"We also wish to express our gratitude for all of the emergency responders who responded to this tragic incident as well as the teachers and staff of Sandy Hook School. Our local police and fire departments and the other agencies who are working on this continuing investigation have been incredible.
"We also want to recognize outstanding work of The Connecticut State Police who have been supporting us from the very beginning of this ordeal and continue to provide unwavering support to our family.
"We have no further statement to make at this time and ask that we be afforded the opportunity to grieve with our friends and family.
"We ask that you continue to pray for us and the other families who have experienced loss in this tragedy.
"Jennifer and Matthew Hubbard"
|Dawn Lafferty Hochsprung, 47|
Hochsprung became principal of Sandy Hook two years ago and, by all accounts, was devoted to the students and teachers at her school.
"When we had our orientation, you could tell she loved her job," Brenda Lediski, a parent, told ABC News by phone.
Hochsprung was in the process of pursuing her Ph.D. through Russell Sage College in Troy, N.Y.
Her enrollment was a "testament to her own personal mission to continue learning and lead by example," her obituary said.
Kristin Larson, a former PTA secretary, told the Boston Globe that Hochsprung was "always enthusiastic, always smiling, always game to do anything."
"When I saw her at the beginning of the school year, she was hugging everyone," Larson said.
The moments Hochsprung came into contact with the gunman were heard over the school intercom and might have saved lives.
It's not clear whether the intercom was turned on purposefully to alert the school's staff to the menace or whether the intercom was on for morning announcements.
Either way, it caught the initial moments of Adam Lanza's lethal fury and gave teachers and others life saving moments to lock their doors and try to hide their children.
|Mary Sherlach, School Psychologist|
Sherlach had been a school psychologist at Sandy Hook since August of 1994 and had experience working on committees devoted to school safety, according to her website.
Sherlach and her husband, Bill, had been married for 31 years and have two adult daughters.
"I truly enjoy working with the SHS staff, parents and children," she wrote. "And am always ready to assist in problem solving, intervention and prevention."
Her son-in-law, Eric Schwartz, said Sherlach believed she was "doing God's work by helping children."
|Lauren Rousseau, 30|
Lauren Rousseau worked as a substitute teacher before landing a full time position this year at Sandy Hook Elementary School. For the 30-year-old, it was a dream job.
"We will miss her terribly," Lauren's mother, Teresa Rousseau , told the Delaware County Times. "And will take comfort knowing that she had achieved that dream."
|Olivia Engel, 6|
The 6-year-old was just learning the rosary and would lead the family in grace every night before dinner, the New Haven Register reported. Her favorite colors were pink and purple. She leaves behind a 3-year-old brother.
Her family released a statement describing Olivia as "creative" and a fan of craft projects and art class. She was a patient big sister to 3-year-old Brayden.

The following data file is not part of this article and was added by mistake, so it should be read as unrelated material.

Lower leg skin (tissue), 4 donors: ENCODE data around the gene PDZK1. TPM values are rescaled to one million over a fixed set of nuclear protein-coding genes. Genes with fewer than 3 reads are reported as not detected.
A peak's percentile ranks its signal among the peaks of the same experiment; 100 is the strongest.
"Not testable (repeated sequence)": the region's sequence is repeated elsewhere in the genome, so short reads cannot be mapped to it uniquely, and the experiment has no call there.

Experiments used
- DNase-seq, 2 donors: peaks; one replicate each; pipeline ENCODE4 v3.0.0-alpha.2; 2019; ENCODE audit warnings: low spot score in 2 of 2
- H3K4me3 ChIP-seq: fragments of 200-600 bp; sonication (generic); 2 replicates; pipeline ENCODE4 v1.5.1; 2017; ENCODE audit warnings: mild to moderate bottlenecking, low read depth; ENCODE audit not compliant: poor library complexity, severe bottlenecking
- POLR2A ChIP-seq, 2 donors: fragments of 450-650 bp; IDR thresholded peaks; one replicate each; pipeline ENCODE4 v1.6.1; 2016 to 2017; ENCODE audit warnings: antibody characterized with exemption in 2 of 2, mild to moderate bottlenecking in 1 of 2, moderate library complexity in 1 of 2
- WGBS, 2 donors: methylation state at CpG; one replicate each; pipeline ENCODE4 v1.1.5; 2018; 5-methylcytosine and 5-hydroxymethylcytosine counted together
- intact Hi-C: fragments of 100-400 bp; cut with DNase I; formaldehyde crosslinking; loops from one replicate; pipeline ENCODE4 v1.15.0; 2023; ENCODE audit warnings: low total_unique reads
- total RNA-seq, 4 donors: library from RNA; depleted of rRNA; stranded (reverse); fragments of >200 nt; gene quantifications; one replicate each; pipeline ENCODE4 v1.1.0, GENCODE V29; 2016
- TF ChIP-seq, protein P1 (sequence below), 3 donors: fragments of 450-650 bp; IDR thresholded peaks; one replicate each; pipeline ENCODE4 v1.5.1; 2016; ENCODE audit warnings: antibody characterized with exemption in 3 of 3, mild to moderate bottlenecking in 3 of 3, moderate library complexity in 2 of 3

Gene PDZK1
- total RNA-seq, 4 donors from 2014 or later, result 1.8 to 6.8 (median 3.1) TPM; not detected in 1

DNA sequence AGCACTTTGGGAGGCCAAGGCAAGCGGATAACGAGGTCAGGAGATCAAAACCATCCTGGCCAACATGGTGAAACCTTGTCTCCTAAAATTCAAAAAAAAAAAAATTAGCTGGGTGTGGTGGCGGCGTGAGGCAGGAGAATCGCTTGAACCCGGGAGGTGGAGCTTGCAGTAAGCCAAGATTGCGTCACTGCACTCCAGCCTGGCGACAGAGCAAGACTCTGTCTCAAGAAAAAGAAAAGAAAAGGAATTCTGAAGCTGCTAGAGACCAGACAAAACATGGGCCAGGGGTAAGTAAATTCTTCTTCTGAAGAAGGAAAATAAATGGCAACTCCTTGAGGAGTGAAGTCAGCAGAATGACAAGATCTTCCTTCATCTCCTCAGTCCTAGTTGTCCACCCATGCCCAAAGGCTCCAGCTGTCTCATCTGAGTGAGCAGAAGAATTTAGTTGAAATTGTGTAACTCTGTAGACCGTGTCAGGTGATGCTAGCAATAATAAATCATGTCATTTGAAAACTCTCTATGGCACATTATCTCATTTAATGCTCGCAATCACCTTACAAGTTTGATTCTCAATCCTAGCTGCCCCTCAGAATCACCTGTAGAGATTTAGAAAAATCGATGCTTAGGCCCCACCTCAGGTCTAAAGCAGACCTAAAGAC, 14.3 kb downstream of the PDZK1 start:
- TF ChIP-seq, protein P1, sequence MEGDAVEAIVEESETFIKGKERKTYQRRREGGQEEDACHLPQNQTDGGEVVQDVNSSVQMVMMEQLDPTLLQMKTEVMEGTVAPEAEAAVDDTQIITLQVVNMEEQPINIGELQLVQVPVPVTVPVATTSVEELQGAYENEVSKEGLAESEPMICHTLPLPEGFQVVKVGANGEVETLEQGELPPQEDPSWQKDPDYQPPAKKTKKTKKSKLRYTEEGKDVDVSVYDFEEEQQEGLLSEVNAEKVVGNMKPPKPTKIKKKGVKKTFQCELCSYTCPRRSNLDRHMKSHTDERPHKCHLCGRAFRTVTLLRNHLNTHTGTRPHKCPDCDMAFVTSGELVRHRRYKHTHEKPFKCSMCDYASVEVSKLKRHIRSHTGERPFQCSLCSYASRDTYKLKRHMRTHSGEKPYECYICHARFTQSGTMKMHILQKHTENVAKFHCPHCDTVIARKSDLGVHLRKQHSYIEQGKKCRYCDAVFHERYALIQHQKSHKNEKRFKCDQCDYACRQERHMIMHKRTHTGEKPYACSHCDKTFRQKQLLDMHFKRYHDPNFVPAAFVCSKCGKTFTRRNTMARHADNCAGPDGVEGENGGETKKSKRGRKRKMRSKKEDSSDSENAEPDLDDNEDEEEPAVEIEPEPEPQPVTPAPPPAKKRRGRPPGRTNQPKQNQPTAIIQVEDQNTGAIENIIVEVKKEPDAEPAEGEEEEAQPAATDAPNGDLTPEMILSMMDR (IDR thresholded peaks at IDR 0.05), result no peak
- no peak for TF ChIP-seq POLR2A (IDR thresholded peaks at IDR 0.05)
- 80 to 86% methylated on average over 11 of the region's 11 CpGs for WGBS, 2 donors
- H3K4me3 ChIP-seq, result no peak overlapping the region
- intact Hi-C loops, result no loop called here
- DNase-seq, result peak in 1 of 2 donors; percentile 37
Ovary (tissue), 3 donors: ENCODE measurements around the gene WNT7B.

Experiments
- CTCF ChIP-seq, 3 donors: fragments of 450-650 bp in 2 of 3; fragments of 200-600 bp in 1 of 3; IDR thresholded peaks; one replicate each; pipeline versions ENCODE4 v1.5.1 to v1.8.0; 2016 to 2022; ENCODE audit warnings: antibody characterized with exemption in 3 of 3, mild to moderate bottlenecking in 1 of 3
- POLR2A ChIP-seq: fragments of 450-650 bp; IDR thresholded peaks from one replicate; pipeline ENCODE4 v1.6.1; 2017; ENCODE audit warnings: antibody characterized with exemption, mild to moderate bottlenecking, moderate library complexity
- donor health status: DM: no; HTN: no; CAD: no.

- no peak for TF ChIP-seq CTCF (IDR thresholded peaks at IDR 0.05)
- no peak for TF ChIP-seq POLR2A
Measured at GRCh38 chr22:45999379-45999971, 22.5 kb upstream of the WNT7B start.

"Olivia was smart, bubbly, and unbelievably entertaining. Her physical loss will be felt every day by those who loved her most, but her sparkly spirit will live on," the statement read.
|Rachel D'Avino, 29|
Rachel D'Avino was a behavioral therapist who had only recently started working at Sandy Hook Elementary School, according to Lissa Lovetere, a friend who is arranging her funeral planned for Friday.
D'Avino's boyfriend, Anthony Cerritelli, planned to ask her to marry him on Christmas Eve, Lovetere told The Associated Press.
Police told her family that she shielded one of the students during the rampage, Lovetere told the AP.
|Jessica Rekos, 6|
Jessica's parents, Rich and Krista Rekos, released a statement describing their daughter's love of horses. When she turned 10, they promised, she could have a horse of her own. For Christmas, she asked Santa for new cowgirl boots and hat.
"She devoted her free time to watching horse movies, reading horse books, drawing horses, and writing stories about horses," her family said in the statement.
The family described Jessica as "a creative, beautiful little girl who loved playing with her little brothers, Travis and Shane.
"We cannot imagine our life without her. We are mourning her loss, sharing our beautiful memories we have of her, and trying to help her brother Travis understand why he can't play with his best friend," they said.
|Ana Marquez-Greene, 6|
The 6-year-old, with her beaming smile, was the daughter of a jazz musician. She sang in a home video with her brother, who was also at Sandy Hook Elementary School during the massacre.
The girl's grandmother, Elba Marquez, told The Associated Press the family moved to Connecticut just two months ago, drawn from Canada, in part, by Sandy Hook's sterling reputation. The grandmother's brother, Jorge Marquez, is mayor of a Puerto Rican town.
|Charlotte Bacon, 6|
Charlotte dreamed of being a veterinarian when she grew up.
The 6-year-old "never met an animal she didn't love," her obituary said.
The lively first-grader also enjoyed practicing Taekwondo with her brother, Guy, and her father.
Charlotte's parents, Joann and Joel, had lived in Newtown for four or five years, Joann's brother John Hagen, of Nisswa, Minn., told Newsday.
"She was going to go some places in this world," Hagen told the newspaper. "This little girl could light up the room for anyone."
|Daniel Barden, 7|
Daniel was the youngest of three children, his family said in a statement. The family described Daniel as "fearless in the pursuit of happiness in life."